morphemes, those with a final mora in -/ki/, when appearing as the initial morpheme in a SJ bimorphemic compound whose second morpheme is /k/-initial. Detailed examination of synchronic and diachronic written corpora concludes that what is being witnessed is not irregularity as claimed in previous research, but homomorphemic diffusion, a process akin to lexical diffusion operating on a homomorphemic level. The independent status of homomorphemic diffusion is lent further weight by the phenomenon's conforming to Bybee's (2000, 2001, 2002)
Phillips' (1998, 2001) theories that higher frequency lexemes (here homomorphs) tend to be affected earlier and more thoroughly in the case of reductive sound changes. When all the evidence here presented is examined, homomorphs appear to be behaving in lexical diffusionist terms just as individual lexemes or morphemes might be expected to.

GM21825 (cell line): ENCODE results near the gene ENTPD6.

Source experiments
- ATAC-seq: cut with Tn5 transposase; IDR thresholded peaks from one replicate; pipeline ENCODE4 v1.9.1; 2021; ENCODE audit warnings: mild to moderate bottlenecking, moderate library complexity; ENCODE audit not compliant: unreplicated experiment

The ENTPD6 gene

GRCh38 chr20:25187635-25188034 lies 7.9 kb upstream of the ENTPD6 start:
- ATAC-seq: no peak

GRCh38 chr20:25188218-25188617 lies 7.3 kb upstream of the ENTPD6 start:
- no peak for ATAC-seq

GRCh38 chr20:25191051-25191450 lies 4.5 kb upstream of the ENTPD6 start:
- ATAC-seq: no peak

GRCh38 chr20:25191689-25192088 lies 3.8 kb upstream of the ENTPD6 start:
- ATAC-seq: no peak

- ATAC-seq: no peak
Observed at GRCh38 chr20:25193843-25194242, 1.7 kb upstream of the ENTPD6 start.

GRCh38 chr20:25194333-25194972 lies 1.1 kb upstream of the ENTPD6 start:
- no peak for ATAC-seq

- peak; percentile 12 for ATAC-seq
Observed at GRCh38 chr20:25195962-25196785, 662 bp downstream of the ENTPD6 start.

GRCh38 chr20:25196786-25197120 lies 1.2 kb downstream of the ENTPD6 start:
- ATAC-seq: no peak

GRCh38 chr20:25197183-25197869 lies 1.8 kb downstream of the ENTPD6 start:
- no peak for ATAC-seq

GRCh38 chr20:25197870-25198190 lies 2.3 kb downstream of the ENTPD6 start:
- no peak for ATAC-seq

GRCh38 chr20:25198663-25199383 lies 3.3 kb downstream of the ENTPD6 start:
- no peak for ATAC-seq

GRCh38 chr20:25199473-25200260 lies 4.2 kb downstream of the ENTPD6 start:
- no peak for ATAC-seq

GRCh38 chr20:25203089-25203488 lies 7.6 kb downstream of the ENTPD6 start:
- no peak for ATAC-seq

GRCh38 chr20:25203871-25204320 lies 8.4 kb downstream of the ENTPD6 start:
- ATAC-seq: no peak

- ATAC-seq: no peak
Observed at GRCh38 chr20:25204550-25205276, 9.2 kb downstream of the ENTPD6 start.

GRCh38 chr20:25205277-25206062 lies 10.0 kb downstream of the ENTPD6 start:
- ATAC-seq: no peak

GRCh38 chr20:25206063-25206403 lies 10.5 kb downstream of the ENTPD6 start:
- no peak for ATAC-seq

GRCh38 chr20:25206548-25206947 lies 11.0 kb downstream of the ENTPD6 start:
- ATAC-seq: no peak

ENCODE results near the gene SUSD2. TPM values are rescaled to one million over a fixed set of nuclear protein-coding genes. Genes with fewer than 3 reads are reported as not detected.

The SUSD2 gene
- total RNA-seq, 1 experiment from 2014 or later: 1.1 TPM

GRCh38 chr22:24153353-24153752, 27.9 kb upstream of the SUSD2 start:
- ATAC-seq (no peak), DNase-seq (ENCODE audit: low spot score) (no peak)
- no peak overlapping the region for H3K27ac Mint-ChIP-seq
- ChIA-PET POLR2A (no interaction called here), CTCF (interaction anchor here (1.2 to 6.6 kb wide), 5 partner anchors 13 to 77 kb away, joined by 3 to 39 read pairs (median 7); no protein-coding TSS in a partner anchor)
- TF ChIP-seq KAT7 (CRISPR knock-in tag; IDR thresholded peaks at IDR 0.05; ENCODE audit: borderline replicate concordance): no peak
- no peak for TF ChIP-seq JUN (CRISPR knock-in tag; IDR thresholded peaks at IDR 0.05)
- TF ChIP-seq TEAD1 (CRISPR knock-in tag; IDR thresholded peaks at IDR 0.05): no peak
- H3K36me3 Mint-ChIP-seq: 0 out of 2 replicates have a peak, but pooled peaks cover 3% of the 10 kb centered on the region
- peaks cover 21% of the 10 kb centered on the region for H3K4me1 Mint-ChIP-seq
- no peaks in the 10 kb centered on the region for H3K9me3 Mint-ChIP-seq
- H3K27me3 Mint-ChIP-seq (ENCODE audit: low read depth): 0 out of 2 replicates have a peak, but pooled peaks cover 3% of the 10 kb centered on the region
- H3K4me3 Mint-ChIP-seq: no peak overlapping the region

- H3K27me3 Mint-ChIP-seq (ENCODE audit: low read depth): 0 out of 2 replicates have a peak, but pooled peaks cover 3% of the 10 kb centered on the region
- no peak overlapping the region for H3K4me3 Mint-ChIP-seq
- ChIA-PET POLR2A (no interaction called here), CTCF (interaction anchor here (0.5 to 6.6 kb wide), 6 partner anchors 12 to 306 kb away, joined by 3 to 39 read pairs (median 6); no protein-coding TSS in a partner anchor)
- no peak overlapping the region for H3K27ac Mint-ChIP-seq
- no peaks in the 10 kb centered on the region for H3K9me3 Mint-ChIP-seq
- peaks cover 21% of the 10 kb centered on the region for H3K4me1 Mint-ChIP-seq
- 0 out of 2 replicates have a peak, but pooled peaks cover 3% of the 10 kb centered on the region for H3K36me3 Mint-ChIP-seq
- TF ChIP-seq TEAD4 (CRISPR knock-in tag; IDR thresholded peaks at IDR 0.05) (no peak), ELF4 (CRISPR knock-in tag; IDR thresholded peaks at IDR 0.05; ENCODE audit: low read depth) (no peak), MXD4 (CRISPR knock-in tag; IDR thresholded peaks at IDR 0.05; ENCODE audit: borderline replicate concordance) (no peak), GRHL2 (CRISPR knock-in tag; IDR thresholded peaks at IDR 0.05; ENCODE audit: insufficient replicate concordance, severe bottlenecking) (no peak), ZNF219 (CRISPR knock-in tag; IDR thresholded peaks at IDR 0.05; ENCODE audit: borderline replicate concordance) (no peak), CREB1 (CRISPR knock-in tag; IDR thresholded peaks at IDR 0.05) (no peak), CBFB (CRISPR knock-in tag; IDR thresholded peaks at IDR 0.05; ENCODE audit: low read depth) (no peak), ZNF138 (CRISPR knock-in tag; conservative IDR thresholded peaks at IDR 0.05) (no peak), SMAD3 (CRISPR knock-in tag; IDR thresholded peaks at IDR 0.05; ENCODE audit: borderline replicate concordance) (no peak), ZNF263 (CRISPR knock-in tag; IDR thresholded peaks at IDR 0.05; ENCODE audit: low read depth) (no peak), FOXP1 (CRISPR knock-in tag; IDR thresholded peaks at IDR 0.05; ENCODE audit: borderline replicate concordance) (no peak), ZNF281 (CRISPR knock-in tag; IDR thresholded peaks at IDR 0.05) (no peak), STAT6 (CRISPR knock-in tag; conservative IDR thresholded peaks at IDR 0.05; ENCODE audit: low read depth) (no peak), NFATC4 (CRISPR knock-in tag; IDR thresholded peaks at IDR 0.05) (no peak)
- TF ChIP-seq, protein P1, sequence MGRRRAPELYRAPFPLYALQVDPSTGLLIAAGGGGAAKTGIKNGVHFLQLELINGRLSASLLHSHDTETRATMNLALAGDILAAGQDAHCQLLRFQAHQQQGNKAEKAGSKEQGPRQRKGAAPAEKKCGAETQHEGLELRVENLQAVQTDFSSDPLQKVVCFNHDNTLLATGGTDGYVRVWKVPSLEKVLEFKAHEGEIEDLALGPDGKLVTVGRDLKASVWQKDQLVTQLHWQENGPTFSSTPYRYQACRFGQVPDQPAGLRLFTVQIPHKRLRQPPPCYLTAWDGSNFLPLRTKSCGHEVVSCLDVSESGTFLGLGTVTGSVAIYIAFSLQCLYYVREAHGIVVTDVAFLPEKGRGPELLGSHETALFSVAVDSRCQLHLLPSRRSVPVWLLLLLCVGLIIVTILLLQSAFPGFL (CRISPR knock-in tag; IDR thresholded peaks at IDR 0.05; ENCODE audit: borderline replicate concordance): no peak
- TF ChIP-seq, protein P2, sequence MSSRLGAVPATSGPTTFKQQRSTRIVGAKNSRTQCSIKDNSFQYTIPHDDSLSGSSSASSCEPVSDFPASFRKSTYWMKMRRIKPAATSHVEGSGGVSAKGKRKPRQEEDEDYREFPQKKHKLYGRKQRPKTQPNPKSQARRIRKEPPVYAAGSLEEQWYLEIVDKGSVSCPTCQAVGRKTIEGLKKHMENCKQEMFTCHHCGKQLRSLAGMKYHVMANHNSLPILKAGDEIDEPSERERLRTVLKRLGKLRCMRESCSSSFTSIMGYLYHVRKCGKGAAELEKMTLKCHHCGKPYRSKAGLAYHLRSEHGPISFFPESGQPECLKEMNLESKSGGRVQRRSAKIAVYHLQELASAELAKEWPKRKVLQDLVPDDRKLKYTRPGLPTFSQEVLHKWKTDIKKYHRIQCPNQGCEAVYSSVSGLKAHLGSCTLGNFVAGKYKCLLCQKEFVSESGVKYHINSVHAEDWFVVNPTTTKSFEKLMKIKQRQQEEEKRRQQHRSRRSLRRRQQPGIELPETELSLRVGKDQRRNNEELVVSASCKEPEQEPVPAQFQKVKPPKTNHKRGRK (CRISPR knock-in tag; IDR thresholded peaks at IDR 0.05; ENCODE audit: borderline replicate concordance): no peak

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About the Author
Mark Irwin was born in Faribault, Minnesota and has lived throughout the United States and abroad in France and Italy. He is the author of four previous collections of poetry: The Halo of Desire, Against the Meanwhile, Quick, Now, Always (BOA Editions), and White City (BOA Editions). His poetry and essays have appeared widely in many literary journals. Among his literary awards are National Endowment for the Arts and Ohio Art Council Fellowships, two Pushcart Prizes, the James Wright Poetry Award and a Fulbright Fellowship to Romania. He lives with his family in Denver.